There are many small improvements in the Sony alpha 7II over the alpha 7 which it replaces. There is one big one: the in-body stabilization system (IBIS), which Sony calls SteadyShot. It has the potential to reduce the effects of camera motion somewhat when used with lenses that have optical stabilization, and a lot in lenses that don’t.
How well does it work?
I employed a test protocol based on one I developed some time ago for measuring the effect of shutter vibration on handheld image sharpness.
- The camera: the Sony a7II.
- The lens: the Sony/Zeiss (aka Zony) 55mm f/1.8 Sonnar FE.
- The filter: Heliopan 77mm variable neutral density.
- The lighting: a single Fotodiox LED-200WA-56 daylight balanced flood.
- ISO set to 800, f-stop set to 8,
- Focusing in single shot AF mode with the medium focus area setting,
- Drive set to single
- EFCS on
- Manual exposure mode.
- Hold the camera in the “Pete Souza” grip: left palm under base, left fingers bracing the underside of the front part of the lens, elbows against chest.
- Exposure protocol: ND filter to minimum attenuation,, shutter to 1/250 second, make 16 exposures with new focusing for each, ND filter down a stop, make 16 exposures… until you get to 1/15 of a second or so.
- Inhale, exhale, brace, think calm thoughts, squeeze the shutter release, remembering to “pull through”.
- Develop in Lightroom 5.7.1 with standard settings.
- Crop, export as TIFFs, analyze for horizontal edge and vertical edge MTF50 in Imatest.
- Export the results to Excel, crunch the stats, and graph.
The envelope, please:
The vertical axis is the MTF50 for the image: the point where, as the spatial frequency of the subject matter increases, the response on the sensor is reduced to half its very-low-frequency value. The units of spatial frequency are cycles per picture height. Since the a7II has a picture height of 4000 pixels, the highest that the MTF50 should ever get is under 2000 cycles per picture height. 1500 is exemplary performance. Lr does do some deconvolution filtering, which increases MTF50.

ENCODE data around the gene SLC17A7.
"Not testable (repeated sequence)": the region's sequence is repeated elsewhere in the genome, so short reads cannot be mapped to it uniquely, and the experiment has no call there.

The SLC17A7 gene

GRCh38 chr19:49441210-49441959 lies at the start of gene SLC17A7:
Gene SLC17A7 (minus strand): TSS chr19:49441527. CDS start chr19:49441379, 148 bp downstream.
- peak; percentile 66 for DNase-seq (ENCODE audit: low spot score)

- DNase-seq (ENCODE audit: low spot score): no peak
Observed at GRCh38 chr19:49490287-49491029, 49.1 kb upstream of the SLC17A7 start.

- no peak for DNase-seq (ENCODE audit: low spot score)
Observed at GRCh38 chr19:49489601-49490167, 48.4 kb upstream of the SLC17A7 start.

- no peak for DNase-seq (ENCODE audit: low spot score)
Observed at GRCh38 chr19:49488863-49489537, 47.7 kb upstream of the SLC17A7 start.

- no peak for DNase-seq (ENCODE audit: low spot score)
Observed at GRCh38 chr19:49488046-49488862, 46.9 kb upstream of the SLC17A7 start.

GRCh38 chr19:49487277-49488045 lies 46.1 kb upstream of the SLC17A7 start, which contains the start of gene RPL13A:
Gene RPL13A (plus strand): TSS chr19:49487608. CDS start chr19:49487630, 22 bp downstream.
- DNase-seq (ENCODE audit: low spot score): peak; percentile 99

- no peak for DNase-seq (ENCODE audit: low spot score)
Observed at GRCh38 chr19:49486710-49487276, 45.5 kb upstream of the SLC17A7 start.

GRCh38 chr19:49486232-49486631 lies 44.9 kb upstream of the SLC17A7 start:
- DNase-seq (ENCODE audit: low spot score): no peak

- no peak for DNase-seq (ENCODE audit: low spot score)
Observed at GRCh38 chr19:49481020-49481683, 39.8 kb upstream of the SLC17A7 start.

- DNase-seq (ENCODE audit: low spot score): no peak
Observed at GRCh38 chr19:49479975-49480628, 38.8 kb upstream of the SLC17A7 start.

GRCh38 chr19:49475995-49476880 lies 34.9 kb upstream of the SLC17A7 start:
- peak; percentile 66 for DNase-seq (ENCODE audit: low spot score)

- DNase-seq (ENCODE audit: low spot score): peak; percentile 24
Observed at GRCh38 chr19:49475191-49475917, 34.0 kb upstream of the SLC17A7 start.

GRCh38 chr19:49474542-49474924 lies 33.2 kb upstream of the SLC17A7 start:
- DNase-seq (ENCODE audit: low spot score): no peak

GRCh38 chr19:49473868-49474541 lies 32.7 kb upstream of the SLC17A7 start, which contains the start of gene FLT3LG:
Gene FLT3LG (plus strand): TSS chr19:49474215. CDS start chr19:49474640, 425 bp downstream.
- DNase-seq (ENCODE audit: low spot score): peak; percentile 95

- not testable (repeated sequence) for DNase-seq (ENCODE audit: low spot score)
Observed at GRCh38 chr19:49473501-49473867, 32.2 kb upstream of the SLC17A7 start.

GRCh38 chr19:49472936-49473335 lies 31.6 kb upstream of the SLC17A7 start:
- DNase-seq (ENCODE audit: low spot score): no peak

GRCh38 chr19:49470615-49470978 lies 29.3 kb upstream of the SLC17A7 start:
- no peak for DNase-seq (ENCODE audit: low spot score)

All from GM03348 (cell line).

The horizontal axis is the shutter duration. 0.004 seconds, the number at the left edge, is 1/250 second. 0.064 is 1/15 second.
The heavy lines are the average for all 16 exposures. The red is with IBIS on, and the blue is with it off. The light lines are the average plus one standard deviation and the average minus one standard deviation. If the statistics for handheld MTF50 turn out to be Gaussian, about two thirds of the images will fall between the two narrow lines.
The top curve is horizontal resolution (vertical edges), and the bottom for the vertical resolution (horizontal edges) I held the camera in landscape orientation. The reason the vertical numbers are larger than the horizontal ones is that the Sony a7II, like the a7, has an anti-aliasing filter that is stronger horizontally than vertically. In fact, in both cameras, it doesn’t seem like the AA filter does much of anything vertically.
What are we to conclude from these curves? Here’s what I think
1/15 second is marginal with SteadyShot on, and just plain soft with it off.
1/30 second is OK with SteadyShot on, and just plain soft with it off.
1/60 second is good with SteadyShot on, and just marginal with it off
When we get to 1/125 and 1/250 second, SteadyShot makes a small improvement in the average image sharpness. But look at the difference in the spread between the mean-plus-standard-deviation and mean-minus-standard-deviation lines! Steady shot provides a lot more confidence that any given expose will be tack sharp. That’s worth a lot
Two thumbs up.